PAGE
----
Memoir examines 70-year absence from German hometown

Returning to her hometown of Chemnitz seven decades after fleeing Germany, Gabriella Mautner learned that the locals have a nickname for the once-desecrated Jewish cemetery: der gute ort, or, “the good place.”

That was one of many discoveries during Mautner’s sojourn home. The Mill Valley writer found the 1998 trip jarring, particularly in how it opened long-buried memories of her middle-class German Jewish upbringing.

Once back in California, Mautner, 85, wasted no time writing her memoir, “The Good Place,” her first published work of nonfiction (she has several novels and volumes of poetry to her credit). “[The memories] just flooded over me,” she says. “I hadn’t planned it at all. It became a very spontaneous.”

Mautner divided the book into two parts: the first a remembrance of her Chemnitz girlhood; the second a chronicle of her recent visit. Part One is told through the eyes of a child, with Vati and Mutti (father and mother) looming large. Her father was a prosperous manufacturer, her mother a distracted artiste and tennis player.

Life in her east German town was carefree. Little Gabriella was a spunky child, teacher’s pet and avid reader. But with the rise of Hitler, even in Chemnitz, things changed. One day a gang of brown-shirted bullies roughed up Gabriella and her Jewish friend, shattering her sense of security forever.

Unlike so many other German Jews, Mautner’s father saw the writing on the wall — or, more precisely, in Hitler’s manifesto.

“My father read ‘Mein Kampf’ and was sure Hitler would do what he planned to do,” she said. “My mother’s brother was outraged that we wanted to leave so suddenly.”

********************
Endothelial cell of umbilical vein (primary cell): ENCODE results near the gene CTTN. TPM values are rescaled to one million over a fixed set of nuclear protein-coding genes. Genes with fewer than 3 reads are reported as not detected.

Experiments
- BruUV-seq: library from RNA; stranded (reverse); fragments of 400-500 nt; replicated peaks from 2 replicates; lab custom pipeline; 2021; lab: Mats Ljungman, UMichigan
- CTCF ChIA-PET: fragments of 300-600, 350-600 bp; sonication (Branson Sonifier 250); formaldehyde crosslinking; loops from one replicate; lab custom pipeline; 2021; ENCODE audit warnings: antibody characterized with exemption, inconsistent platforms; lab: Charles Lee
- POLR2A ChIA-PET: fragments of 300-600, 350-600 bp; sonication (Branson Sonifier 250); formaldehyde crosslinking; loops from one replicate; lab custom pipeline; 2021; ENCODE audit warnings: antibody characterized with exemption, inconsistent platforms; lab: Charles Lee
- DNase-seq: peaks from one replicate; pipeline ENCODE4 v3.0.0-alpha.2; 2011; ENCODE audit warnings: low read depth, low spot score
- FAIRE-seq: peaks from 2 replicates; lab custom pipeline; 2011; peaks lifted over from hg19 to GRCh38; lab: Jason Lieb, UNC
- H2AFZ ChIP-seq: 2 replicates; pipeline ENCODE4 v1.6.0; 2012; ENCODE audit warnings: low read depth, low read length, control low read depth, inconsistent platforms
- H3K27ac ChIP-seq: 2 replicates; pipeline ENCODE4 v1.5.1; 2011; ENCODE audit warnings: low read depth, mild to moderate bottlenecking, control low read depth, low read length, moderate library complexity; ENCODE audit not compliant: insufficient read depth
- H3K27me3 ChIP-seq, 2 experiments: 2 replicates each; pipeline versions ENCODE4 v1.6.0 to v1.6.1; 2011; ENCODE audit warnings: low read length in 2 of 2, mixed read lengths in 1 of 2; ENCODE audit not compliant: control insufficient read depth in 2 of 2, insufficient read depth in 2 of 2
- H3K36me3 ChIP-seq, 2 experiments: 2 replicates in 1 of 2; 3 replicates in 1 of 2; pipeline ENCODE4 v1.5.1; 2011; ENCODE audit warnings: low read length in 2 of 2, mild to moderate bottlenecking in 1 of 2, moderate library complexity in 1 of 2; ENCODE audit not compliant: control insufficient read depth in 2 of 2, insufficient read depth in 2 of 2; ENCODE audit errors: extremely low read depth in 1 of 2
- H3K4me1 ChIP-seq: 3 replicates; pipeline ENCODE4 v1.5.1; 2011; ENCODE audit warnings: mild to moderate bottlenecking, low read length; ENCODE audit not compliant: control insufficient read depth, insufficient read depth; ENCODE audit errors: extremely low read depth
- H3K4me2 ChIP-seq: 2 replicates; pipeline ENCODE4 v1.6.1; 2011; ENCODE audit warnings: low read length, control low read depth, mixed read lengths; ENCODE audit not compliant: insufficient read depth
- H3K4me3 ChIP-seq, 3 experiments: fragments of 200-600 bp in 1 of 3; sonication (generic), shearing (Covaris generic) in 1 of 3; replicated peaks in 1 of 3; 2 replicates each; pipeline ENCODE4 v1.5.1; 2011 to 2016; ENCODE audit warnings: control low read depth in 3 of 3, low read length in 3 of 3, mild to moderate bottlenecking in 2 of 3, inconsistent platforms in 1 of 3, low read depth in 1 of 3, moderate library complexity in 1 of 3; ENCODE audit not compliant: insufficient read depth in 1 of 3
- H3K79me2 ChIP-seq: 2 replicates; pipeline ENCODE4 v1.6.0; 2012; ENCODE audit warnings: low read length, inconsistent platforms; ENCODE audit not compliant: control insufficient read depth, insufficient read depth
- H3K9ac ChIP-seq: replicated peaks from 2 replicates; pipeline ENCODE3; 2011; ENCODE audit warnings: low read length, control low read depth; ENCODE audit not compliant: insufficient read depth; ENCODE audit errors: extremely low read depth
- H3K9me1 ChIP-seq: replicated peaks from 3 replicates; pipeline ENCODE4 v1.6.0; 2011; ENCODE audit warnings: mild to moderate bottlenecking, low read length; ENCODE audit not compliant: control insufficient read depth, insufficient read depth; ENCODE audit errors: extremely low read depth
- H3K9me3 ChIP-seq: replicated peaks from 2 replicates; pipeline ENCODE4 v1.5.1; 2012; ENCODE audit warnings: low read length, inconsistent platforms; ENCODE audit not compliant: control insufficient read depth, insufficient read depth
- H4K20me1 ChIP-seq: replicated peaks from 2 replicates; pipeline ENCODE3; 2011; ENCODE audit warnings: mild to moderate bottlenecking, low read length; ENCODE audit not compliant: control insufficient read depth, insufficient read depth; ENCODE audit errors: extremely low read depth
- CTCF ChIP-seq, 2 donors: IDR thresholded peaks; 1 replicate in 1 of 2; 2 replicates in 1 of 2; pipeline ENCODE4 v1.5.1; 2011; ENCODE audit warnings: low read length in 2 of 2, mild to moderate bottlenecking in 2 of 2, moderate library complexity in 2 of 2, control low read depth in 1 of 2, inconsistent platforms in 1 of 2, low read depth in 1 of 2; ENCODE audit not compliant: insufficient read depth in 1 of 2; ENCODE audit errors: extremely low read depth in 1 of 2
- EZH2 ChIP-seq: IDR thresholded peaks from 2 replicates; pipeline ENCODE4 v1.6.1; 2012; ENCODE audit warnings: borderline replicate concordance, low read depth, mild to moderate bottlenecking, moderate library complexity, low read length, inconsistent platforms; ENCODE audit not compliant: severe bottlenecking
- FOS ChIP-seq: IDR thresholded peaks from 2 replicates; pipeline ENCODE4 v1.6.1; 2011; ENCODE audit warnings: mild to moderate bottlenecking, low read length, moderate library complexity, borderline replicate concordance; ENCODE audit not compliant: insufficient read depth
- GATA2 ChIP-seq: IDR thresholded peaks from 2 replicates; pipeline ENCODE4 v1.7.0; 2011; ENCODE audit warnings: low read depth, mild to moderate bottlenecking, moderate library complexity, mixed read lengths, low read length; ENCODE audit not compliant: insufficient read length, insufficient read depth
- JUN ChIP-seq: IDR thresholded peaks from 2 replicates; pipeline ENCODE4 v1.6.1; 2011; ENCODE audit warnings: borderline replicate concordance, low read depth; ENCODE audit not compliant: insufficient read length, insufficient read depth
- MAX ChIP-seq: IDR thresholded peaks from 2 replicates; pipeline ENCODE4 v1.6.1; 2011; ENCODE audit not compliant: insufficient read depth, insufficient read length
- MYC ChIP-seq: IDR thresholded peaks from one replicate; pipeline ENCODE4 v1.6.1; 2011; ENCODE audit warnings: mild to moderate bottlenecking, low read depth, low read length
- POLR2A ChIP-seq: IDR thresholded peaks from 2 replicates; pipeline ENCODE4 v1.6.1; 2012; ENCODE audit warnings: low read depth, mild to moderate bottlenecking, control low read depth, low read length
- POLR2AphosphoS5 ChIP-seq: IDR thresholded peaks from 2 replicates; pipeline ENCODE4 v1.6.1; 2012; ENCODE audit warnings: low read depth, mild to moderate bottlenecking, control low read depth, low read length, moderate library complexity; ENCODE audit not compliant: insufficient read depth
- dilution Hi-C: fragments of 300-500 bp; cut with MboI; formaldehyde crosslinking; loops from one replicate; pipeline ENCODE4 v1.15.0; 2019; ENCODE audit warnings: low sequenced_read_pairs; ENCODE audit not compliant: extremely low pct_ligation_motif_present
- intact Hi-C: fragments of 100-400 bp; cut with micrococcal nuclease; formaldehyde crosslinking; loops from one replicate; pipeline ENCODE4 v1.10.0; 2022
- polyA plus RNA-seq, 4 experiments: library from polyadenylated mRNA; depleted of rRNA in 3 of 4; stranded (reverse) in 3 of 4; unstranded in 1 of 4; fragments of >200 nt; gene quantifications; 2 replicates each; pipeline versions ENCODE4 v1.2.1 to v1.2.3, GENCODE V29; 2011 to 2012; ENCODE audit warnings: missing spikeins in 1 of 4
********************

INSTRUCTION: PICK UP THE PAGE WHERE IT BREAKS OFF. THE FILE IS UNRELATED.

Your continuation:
But leave they did, first to Italy, then to Holland and finally Switzerland, where the family rode out the war. Mautner’s older novel, “Lovers and Fugitives,” is based on the family’s desperate flight.

Part Two stems from her later visit, sponsored by the German government. By then, Mautner was a long-time resident of the United States, married to a San Francisco Symphony violinist, a mother of three and a respected Bay Area author and writing teacher. Returning to Chemnitz, she found a town she didn’t recognize.

“All the people who told me their stories opened their hearts and minds, which is rare for Germans,” she said. “I met some really lovely people.”

Mautner got to meet the children and grandchildren of Chemnitzers she had known, and learned what happened to some former residents. Her beloved elementary school teacher had become an ardent Nazi; a Chemnitz youth who fought hard in Hitler’s army later devoted his life to art, tolerance and making restitution to the Jewish people.

Mautner is not a Jewish German expatriate who wants nothing to do with her former homeland. “You cannot judge a whole people because it could happen anywhere,” she said. “The whole idea of fighting, intolerance and stupidity is all over the world: Cambodia, Serbia, Bosnia.”

As for her Jewish life today, Mautner says she feels a “more universalist spiritual connection — a connection with the Jewish people, but not so much with religions. I find they are limited.”

Despite her age, Mautner remains active, writing, teaching and traveling. Last year she returned to Germany for the Leipzig Book Fair, where she gave a public reading of “The Good Place” from her own German translation.

It went well.

“A film director fell in love with [my book],” she recalled. “When I gave the reading, he said he wanted to make a film version.”

Unfortunately, as she has learned, the film industry in Germany isn’t so different from the mercurial one in Hollywood. “In the last three years the financial situation in eastern Germany has deteriorated,” she acknowledged.

The upshot? “He hasn’t been able to raise the funds,” she said.

“The Good Place” by Gabriella Mautner ($12.95, Replica Books, 189 pages)

Dan Pine

Dan Pine is a contributing editor at J. He was a longtime staff writer at J. and retired as news editor in 2020.